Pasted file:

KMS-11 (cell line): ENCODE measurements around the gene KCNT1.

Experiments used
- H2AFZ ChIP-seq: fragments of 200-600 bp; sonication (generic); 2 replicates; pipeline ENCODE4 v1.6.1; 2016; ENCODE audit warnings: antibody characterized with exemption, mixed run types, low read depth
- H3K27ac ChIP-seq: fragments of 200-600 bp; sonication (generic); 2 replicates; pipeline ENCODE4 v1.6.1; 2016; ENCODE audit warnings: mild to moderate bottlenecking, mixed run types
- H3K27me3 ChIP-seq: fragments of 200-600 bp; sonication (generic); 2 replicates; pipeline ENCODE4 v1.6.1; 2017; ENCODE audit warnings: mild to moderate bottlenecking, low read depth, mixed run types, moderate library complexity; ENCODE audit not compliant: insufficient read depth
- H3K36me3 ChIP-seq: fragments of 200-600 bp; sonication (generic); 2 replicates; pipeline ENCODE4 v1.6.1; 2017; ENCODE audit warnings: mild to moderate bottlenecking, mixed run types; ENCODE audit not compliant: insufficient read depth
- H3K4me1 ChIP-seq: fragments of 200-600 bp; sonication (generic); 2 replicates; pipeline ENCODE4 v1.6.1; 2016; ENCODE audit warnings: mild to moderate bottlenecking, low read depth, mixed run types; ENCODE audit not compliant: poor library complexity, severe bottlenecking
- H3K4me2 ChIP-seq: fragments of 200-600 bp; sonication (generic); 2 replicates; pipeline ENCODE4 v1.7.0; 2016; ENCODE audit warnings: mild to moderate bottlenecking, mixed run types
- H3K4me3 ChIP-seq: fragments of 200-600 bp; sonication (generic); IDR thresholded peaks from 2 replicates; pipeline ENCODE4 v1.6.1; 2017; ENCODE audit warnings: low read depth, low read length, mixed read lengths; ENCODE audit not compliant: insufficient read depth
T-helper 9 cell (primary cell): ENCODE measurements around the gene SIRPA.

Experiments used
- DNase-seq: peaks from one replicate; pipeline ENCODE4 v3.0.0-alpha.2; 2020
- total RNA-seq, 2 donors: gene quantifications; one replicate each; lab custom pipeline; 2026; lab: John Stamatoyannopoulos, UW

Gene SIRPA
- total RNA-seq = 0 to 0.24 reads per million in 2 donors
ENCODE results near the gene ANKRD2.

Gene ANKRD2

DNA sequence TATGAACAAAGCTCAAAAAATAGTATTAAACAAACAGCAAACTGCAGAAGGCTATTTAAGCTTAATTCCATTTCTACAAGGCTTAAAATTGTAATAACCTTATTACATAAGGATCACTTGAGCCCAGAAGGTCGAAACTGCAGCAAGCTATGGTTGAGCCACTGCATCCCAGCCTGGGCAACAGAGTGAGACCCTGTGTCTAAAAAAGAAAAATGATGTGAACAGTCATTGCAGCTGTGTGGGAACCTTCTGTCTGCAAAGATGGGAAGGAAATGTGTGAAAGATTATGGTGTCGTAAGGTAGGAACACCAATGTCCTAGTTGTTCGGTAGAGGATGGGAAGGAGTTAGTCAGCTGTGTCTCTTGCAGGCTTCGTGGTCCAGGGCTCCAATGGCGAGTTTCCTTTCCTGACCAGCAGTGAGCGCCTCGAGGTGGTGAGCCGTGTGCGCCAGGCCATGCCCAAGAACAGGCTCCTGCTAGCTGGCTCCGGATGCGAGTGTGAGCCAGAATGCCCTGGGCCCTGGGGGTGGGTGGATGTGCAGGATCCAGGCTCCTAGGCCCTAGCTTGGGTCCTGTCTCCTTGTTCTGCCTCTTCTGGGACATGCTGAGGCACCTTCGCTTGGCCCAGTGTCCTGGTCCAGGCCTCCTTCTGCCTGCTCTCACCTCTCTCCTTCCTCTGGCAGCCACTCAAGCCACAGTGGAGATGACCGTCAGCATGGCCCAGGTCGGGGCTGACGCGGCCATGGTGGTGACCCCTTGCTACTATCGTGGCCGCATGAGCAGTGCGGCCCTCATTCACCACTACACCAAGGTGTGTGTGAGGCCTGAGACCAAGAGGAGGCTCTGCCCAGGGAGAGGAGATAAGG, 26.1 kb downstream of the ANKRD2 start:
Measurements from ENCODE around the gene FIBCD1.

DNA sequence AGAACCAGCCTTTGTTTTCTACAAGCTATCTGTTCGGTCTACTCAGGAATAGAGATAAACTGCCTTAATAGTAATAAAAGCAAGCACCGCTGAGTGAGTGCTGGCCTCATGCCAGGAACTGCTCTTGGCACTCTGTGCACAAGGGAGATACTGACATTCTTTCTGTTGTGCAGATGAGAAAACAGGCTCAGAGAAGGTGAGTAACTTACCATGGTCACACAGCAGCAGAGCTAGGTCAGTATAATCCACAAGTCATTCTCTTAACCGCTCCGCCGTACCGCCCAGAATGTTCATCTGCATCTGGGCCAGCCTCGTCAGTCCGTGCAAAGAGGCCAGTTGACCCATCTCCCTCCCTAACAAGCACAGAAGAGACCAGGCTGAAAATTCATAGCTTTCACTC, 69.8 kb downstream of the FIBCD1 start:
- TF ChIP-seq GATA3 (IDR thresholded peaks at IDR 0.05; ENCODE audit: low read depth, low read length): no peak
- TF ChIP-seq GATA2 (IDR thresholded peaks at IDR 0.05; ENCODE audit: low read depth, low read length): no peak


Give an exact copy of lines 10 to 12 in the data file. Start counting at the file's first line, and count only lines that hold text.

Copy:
T-helper 9 cell (primary cell): ENCODE measurements around the gene SIRPA.

Experiments used
- DNase-seq: peaks from one replicate; pipeline ENCODE4 v3.0.0-alpha.2; 2020